Here's the dataset, model training, and output phases for a generative adversarial network I wrote that basically learned about...Me, and subsequently created a custom social media avatar.
I wrote the damn thing and it still couldn't figure it out. I'm too complex. My therapist was right.4
Google, circa 2013: We made smart glasses!
Most people: They're dorky. I won't use them.
Google: We integrated our services! Voice- & gesture-driven!
Most people: Nope. Too dorky.
Apple, circa 2020: We might be working on smart glasses.
Most people, sight unseen: Take my $$$.12
The innovation of the 80s: Teddy Ruxpin, Hypercolor and Magic Shell were WAY ahead of their time. Tell me I'm wrong.
I wish I'd thought of that.
I've been programming for 24 years, and my eyesight only began to erode 18 months ago. As luck would have it, exactly 18 months ago I started coding web apps exclusively in my IDE's dark mode, then previewing my work in an all-white browser. Huh.2
If my GitHub contributions graph was any more pathetically anemic, it would be my dating history.20
Misused phrases by non-tech people I can't stand in 2020: "the new normal" & "telework". It's like how in 2018 everyone used "algorithm" like they knew what they were talking about. Same thing in 2007 with "accelerometer".7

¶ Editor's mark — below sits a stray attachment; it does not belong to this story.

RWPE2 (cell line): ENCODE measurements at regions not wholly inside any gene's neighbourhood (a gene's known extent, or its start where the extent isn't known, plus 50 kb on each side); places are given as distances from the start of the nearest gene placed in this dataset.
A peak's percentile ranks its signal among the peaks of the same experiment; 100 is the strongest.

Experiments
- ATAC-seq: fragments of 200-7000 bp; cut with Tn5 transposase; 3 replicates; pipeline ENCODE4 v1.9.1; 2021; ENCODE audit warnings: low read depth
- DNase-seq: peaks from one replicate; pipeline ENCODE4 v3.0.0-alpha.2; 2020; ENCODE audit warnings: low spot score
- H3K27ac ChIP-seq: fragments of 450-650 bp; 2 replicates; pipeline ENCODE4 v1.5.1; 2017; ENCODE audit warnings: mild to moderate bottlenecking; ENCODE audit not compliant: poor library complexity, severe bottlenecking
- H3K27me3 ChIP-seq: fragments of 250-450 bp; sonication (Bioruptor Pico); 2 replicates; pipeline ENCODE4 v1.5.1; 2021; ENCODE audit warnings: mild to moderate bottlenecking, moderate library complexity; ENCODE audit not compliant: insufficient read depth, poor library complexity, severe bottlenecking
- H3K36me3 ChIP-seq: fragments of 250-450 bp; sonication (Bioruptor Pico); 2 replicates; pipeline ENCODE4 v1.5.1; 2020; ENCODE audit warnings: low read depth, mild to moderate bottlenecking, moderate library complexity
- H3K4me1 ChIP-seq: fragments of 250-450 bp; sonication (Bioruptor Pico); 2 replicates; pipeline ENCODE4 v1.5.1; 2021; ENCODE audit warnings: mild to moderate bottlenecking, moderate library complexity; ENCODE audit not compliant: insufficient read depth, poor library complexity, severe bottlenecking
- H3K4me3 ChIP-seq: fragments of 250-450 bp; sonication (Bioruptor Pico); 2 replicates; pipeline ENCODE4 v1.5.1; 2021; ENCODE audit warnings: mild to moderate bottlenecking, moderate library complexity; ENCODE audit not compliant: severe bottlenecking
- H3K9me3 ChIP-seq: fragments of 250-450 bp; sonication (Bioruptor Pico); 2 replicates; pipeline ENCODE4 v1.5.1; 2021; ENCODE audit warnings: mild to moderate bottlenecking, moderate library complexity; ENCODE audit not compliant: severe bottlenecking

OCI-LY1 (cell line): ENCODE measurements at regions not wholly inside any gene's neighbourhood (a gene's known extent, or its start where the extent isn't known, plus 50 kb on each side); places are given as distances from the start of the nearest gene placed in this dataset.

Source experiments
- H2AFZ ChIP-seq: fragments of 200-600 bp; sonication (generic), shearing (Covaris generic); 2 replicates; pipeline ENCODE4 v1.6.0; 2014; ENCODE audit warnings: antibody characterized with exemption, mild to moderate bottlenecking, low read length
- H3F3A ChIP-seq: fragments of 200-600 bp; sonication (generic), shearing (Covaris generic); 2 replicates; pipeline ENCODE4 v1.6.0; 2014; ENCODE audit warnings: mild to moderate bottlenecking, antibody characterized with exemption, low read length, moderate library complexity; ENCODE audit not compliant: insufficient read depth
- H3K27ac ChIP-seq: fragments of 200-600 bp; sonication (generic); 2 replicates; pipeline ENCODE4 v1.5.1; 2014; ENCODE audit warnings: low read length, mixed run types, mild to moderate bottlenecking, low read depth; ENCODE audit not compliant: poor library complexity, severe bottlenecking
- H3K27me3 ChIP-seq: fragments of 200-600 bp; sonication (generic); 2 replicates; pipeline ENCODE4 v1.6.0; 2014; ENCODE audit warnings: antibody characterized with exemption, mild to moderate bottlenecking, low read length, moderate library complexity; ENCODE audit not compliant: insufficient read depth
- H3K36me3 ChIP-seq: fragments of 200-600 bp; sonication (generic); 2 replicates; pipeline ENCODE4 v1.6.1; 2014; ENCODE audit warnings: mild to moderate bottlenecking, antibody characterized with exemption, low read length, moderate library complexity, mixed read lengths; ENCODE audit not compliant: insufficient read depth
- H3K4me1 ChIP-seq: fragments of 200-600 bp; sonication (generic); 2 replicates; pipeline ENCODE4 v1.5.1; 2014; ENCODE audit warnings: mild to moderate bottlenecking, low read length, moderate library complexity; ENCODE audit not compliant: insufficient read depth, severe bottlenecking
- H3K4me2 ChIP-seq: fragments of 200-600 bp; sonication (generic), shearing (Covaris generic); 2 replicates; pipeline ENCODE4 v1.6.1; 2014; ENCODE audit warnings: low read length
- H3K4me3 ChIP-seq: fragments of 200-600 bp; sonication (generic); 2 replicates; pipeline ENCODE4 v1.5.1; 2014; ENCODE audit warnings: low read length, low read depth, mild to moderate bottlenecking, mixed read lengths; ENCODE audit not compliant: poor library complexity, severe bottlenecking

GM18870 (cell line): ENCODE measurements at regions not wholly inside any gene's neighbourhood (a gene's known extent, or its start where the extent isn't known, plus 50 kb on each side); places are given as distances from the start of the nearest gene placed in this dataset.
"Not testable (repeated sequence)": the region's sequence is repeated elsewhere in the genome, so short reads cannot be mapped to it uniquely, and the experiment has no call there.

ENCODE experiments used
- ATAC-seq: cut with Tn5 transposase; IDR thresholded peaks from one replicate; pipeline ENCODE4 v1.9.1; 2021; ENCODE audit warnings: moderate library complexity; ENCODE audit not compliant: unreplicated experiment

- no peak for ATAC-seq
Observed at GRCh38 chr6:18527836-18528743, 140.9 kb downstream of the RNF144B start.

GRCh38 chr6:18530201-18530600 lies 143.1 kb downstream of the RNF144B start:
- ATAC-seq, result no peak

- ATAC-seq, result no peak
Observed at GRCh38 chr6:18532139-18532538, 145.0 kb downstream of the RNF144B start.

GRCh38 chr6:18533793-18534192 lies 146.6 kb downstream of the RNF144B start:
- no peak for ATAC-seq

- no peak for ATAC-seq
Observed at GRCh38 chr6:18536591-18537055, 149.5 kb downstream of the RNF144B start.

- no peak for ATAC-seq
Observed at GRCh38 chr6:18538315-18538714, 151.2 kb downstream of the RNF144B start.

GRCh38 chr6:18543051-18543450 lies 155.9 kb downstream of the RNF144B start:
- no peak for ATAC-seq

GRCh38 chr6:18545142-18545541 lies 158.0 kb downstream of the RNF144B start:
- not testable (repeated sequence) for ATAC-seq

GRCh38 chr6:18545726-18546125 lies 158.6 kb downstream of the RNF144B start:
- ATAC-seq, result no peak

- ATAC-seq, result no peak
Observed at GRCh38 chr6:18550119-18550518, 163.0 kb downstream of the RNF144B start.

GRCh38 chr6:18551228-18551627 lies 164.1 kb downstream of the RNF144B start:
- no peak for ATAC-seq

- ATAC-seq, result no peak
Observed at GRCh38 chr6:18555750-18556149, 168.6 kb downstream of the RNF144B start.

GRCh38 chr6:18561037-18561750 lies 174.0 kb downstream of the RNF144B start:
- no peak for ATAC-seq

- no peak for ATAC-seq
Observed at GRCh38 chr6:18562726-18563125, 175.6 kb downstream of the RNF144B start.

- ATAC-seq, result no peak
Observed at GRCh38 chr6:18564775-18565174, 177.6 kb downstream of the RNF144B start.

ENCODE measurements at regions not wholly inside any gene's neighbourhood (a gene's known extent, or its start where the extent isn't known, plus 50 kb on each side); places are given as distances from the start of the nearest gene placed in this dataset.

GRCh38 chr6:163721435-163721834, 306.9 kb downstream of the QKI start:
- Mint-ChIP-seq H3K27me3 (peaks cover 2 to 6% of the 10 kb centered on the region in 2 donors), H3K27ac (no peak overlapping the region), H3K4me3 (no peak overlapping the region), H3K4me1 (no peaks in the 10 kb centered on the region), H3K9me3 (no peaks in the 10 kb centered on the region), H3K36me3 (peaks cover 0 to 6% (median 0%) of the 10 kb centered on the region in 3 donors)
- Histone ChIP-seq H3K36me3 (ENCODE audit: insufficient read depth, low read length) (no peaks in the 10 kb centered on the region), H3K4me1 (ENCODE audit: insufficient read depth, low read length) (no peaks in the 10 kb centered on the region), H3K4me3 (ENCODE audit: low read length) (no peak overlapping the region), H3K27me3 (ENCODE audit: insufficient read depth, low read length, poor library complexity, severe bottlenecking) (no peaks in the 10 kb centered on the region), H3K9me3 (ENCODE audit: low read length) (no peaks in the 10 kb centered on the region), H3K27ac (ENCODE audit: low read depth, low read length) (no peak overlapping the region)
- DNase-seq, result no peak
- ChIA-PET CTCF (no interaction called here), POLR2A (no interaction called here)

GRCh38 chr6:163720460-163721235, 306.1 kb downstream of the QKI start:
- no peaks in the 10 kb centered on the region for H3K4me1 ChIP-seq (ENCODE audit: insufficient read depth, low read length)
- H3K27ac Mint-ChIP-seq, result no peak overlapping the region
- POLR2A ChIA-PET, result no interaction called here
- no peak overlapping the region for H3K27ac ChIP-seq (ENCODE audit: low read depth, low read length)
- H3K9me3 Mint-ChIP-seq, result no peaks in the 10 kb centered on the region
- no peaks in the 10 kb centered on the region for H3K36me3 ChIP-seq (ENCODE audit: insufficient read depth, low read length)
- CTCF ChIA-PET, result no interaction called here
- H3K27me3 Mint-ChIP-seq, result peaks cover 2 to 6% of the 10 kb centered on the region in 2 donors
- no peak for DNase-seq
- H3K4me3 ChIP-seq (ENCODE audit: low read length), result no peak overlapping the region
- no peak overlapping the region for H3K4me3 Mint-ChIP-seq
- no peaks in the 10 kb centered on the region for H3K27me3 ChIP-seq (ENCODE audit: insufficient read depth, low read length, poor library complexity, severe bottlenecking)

I guess I can also amend in my long, ongoing, storied history of bad calls, failed projections and stellar forecasting that:
- I invested an embarrassing amount of time, money and hope learning Adobe AIR
- I've sent-away for the https://inventhelp.com patent registration kit at least twice
- I've publicly declared that OAuth would never last
- I actually thought Microsoft was onto something with J++
- I bought a bunch of shares of World Wrestling Federation stock the day it went public
- I've stated on my movie podcast that I'll defend until my last breath my argument that Godfather III may be the best film in the series
Can I pick 'em, or what? ;)
Part 1 of my bad calls: https://devrant.com/rants/2786266/...11
- Think YOU'VE got a personality complex? I'm a software engineer who majored in marketing.
- Think YOU'VE got a phobia about failing? I wrote a book on developing for Google Glass. And tech edited another on Hailstorm.
- Think YOU'VE got self-confidence issues? I had a run of 7 straight rejections by companies in the Fortune 500.
- Think YOU'VE got reservations about flexing your certifications? I held a MCP in FrontPage.
- Think YOU'VE got paranoia about your degree? My MBA's from the University of Phoenix.
- Think YOU'RE a glutton for punishment? I - Think Android Content Providers are a good idea.
- Think YOU'VE got a confusing skill set? A hiring manager told me I was "too passionate about technology to work here at Microsoft".
- Think YOU'VE got issues with intellectual property? I was given a cease-&-desist order for the first domain I registered.
- Think YOU'VE got false bravado? I had over 400,000 followers on Google+.
While all of these are hilarious quips and great social ice breakers, they're all 100% true. Enjoy your day. ;)16
I'm so over Fibonacci demos. It's become the Northwind database of algorithm examples.
Maybe a Rubik's Cube solver as a change of pace, perhaps?6